Who is Albert Schweitzer?December 13, 2020
The 1952 Nobel Peace Prize winner is a German humanitarian doctor, philosopher, musician, theologian, animal lover, anti-nuclear activist.
Having a very interesting life, Schweitzer decided to become a medical doctor despite two PhDs; He studied medicine after the age of 30 to work as a doctor in Africa; He established a hospital in Gabon and dedicated his life to the health of the local people. It is accepted as the pioneer of today’s environmentalist and animal-loving movements with its philosophy of respect for life.
Albert Schweitzer was born as the son of a pastor in Alsace, which was then part of Germany and now part of France. A little known fact is that Jean Paul Sartre is a cousin. Due to the large age difference between them, Sartre would call him “Uncle”. He had great passion and talent for the organ from a young age and was trained by Europe’s best organists; Over time, he became one of the best experts in the world in organ production.
He started studying philosophy at the University of Strasburg in 1893 and completed his doctorate in 1899. That same year, St. Nicholas Church. The following year, he completed his doctorate in theology and served as the administrator of various religious schools. By the age of 29, he had made valuable contributions in the fields of music, religion, and philosophy by writing three books, one on theology, another on Kant, and another on Bach’s life story; He also gave works about organ making.
With a great desire to serve humanity directly, Schweitzer accidentally read in a magazine published by the Paris Missionary Society in 1904 that a doctor to work in the French colony of Gabon was being sought. His research on this ad prompted him to reflect on the evils and injustices that the “white man” did to the “black man”. He had been looking for a humanitarian service to which he could devote himself for a long time. His attempts to establish an orphanage and similar attempts could not be realized due to bureaucratic obstacles. He had never been interested in missionary work; He had no intention of preaching to the Africans, but he could try to make up for the damage the white man had done to them by practicing medicine. Africa was known as the black continent in those years; Most of the researchers and missionaries who showed the courage to go from Europe to Africa died there by getting sick. Despite this, he left his comfortable life in Europe and decided to work as a doctor in Africa. In 1905, he wrote in letters to his friends and relatives that he would start studying medicine and his destination was Africa. He explained the reason for this change as his desire to work with his hands, his tired of dealing with words and talking about the religion of love for years, and his desire to put it into practice. His environment reacted negatively to his thoughts. The only person who understood and supported him was Helen Bresslau, who was a close friend in those years.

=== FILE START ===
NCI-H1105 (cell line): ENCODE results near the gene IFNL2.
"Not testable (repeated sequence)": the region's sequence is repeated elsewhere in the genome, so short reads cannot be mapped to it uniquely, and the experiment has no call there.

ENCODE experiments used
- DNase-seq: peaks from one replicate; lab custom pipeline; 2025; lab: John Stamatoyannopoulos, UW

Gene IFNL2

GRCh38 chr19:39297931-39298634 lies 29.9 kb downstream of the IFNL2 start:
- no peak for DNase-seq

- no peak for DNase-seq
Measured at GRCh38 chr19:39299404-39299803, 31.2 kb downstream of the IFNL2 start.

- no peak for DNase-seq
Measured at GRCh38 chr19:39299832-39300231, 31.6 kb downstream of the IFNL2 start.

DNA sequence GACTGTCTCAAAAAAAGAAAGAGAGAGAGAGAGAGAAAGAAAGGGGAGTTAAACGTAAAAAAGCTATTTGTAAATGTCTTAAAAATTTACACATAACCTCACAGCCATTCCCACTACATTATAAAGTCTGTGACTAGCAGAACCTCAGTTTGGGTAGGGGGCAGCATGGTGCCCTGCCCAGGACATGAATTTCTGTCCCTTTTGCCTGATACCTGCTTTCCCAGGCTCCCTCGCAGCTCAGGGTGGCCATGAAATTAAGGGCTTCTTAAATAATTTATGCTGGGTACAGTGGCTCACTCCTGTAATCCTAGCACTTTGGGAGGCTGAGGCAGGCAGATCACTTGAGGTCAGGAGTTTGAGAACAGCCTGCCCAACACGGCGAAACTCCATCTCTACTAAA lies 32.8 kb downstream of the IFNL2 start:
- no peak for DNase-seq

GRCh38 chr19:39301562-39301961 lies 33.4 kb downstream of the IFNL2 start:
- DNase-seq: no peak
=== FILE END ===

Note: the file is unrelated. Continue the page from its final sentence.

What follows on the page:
Despite all the objections and reactions, Schweitzer started his medical education at the age of 30; He completed his education at the age of 38. However, although he rearranged his entire life to meet the need for the announcement of the Paris Missionary Society, he was turned down when he sought the post! The reason for the rejection was their concern that taking him to this post would set an example for other liberals and radicals who would want to go to Africa through the Missionary Society and confuse the locals. For this reason, the community refused to support him financially. This attitude did not discourage Schweitzer. This time, he planned to reapply not as a doctor who aspired for this job for a fee, but as a doctor who provided his own-resources and professional services. Helen Bresslau, who raised herself as a nurse who married Schweitzer in 1912, will voluntarily accompany her; She would continue the income-raising campaign to establish a hospital and undertake all expenses for the first 2 years. They made a list of friends who could help. If they could raise money, the community would not be able to reject them for projects that would cost them no expense. Eight years passed with travel preparation. He left his job at the university. She canceled the long-term concert deals. She continued her preparations with the support of a small group of friends. In the end, he was able to admit that his work would certainly not harm the community’s mission. In 1913 he set out with his wife to establish a hospital in Lambaréné in Gabon.
The couple started providing health services in a chicken coop, over time they built new buildings. The hospital has become serving thousands of patients today.
One year after their arrival at Lambaréné, World War I began. As citizens of Germany, they were considered enemies in this French colony. They were taken to France as prisoners of war. The place where they were taken was in the south of the country, a place that was once used as a mental hospital and the painter Van Gogh stayed for 4 years before his suicide.
They were able to return to Alsace in 1918, and in early 1919 their daughter Rhena was born. In Alsace, Schwetzer’s mother, many young people she grew up with died, every